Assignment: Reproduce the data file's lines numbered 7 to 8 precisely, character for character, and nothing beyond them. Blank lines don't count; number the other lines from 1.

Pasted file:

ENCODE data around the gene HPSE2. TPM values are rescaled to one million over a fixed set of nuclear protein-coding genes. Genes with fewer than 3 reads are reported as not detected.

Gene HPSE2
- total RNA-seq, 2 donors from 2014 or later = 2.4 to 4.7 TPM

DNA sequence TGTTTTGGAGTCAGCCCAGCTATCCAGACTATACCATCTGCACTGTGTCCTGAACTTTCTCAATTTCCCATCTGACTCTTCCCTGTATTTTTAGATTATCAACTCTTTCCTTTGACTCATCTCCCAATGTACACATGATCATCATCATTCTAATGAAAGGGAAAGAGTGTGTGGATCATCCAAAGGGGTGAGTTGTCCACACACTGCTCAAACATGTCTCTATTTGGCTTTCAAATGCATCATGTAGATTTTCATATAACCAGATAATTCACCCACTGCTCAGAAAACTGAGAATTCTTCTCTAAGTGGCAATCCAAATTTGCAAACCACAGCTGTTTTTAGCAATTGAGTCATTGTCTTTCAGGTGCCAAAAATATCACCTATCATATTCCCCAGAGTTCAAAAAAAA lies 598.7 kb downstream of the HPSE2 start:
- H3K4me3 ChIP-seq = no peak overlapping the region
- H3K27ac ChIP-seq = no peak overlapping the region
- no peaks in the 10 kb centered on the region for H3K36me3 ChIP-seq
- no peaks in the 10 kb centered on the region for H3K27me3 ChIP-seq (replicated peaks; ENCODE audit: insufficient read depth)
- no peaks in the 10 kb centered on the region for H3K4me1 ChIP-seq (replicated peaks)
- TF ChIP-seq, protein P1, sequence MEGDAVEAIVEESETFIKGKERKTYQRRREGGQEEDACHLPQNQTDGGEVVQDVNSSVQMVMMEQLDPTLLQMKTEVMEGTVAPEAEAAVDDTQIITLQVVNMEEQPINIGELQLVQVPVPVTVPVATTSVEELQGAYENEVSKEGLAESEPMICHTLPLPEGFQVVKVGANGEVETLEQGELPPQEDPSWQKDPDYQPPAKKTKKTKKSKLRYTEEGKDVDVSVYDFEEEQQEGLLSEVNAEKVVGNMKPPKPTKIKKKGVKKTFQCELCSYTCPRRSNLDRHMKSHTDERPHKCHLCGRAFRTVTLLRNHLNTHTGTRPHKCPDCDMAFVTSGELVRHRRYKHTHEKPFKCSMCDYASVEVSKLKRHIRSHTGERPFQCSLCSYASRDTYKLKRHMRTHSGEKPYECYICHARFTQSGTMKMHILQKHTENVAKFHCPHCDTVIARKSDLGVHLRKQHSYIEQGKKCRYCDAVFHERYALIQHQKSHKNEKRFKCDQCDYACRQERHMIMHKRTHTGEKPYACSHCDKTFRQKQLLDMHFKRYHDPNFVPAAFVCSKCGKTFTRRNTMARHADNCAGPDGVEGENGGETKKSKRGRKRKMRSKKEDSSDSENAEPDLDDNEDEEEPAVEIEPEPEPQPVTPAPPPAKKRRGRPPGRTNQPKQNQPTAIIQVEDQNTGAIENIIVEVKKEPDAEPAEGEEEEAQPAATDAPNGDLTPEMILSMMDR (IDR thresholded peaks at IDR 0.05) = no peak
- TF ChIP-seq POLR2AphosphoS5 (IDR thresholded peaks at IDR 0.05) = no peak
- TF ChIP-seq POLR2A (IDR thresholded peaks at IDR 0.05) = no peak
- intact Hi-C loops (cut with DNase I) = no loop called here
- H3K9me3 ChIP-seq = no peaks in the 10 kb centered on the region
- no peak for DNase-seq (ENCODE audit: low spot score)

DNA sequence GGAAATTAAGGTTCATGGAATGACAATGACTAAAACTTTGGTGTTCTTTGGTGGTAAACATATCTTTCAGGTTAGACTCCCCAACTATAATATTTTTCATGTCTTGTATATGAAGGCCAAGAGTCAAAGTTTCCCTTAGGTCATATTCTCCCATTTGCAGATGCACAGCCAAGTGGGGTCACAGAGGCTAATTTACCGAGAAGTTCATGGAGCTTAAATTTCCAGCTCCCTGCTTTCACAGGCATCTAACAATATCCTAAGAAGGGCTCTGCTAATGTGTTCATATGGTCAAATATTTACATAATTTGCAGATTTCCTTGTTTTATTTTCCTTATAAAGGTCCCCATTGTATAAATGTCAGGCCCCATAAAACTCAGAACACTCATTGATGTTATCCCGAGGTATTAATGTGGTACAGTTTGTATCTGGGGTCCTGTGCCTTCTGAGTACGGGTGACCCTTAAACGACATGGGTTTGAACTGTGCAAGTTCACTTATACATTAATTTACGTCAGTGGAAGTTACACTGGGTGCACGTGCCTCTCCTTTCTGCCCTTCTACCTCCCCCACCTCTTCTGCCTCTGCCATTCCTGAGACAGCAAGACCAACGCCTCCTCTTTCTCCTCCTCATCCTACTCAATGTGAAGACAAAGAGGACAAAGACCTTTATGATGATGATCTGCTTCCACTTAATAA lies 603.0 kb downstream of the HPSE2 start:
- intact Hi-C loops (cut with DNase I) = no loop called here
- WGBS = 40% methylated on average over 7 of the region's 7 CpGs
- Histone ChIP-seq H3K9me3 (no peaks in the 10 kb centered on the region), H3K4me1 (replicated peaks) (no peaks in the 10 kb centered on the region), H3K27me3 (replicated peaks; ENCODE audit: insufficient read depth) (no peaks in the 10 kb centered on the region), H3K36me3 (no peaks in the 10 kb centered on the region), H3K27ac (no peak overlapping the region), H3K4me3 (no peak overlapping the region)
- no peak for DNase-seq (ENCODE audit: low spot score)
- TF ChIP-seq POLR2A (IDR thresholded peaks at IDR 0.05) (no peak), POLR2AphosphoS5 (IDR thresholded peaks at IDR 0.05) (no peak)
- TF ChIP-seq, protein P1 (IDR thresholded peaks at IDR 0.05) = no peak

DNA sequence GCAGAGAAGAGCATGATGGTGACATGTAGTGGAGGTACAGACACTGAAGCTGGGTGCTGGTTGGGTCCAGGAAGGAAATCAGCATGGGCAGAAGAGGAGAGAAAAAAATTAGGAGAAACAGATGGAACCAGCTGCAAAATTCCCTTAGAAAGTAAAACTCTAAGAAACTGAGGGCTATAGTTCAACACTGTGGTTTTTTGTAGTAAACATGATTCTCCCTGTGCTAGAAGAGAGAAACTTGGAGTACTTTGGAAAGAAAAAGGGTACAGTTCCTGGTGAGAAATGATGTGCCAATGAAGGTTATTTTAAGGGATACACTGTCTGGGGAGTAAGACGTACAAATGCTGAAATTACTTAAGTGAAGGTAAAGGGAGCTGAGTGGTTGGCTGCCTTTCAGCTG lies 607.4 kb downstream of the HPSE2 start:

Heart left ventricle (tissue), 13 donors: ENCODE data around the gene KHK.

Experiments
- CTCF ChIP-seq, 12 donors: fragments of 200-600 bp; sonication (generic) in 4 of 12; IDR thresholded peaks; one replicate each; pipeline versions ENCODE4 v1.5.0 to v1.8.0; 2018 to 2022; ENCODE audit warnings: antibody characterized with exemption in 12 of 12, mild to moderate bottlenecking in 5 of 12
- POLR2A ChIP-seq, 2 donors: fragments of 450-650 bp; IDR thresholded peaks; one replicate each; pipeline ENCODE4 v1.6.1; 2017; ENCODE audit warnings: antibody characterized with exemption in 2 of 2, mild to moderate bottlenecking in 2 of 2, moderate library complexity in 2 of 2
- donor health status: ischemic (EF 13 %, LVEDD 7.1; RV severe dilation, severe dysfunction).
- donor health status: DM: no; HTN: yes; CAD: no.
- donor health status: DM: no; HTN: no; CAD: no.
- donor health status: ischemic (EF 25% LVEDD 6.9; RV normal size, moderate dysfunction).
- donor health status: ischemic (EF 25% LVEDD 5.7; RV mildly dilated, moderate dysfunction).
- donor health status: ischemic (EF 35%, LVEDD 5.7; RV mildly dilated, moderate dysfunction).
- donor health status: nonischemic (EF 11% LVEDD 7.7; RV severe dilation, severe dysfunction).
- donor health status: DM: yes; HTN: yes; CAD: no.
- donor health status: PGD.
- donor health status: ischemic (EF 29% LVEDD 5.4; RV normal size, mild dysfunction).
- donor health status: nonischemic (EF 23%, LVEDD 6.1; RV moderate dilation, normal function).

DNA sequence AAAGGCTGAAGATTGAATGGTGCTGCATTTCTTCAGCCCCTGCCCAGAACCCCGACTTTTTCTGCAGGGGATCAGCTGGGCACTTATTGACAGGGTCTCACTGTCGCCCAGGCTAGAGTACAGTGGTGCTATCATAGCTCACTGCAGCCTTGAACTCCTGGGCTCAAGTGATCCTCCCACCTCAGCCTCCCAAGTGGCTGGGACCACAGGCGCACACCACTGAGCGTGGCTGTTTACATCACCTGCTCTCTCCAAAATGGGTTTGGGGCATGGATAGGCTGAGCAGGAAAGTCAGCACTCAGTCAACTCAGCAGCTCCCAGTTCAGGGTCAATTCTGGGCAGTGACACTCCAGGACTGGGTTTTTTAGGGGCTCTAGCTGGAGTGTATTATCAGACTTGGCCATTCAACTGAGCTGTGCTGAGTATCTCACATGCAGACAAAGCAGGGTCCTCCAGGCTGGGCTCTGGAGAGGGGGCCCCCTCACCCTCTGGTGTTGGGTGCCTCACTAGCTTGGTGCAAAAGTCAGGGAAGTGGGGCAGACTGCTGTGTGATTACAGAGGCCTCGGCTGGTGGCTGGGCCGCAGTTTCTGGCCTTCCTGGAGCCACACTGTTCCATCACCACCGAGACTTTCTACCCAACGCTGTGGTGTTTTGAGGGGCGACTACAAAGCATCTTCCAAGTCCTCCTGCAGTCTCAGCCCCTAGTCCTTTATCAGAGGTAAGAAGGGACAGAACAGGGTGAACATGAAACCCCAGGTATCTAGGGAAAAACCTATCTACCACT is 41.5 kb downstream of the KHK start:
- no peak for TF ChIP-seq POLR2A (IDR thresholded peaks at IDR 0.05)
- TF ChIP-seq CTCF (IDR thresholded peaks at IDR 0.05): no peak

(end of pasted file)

- no peaks in the 10 kb centered on the region for H3K36me3 ChIP-seq
- no peaks in the 10 kb centered on the region for H3K27me3 ChIP-seq (replicated peaks; ENCODE audit: insufficient read depth)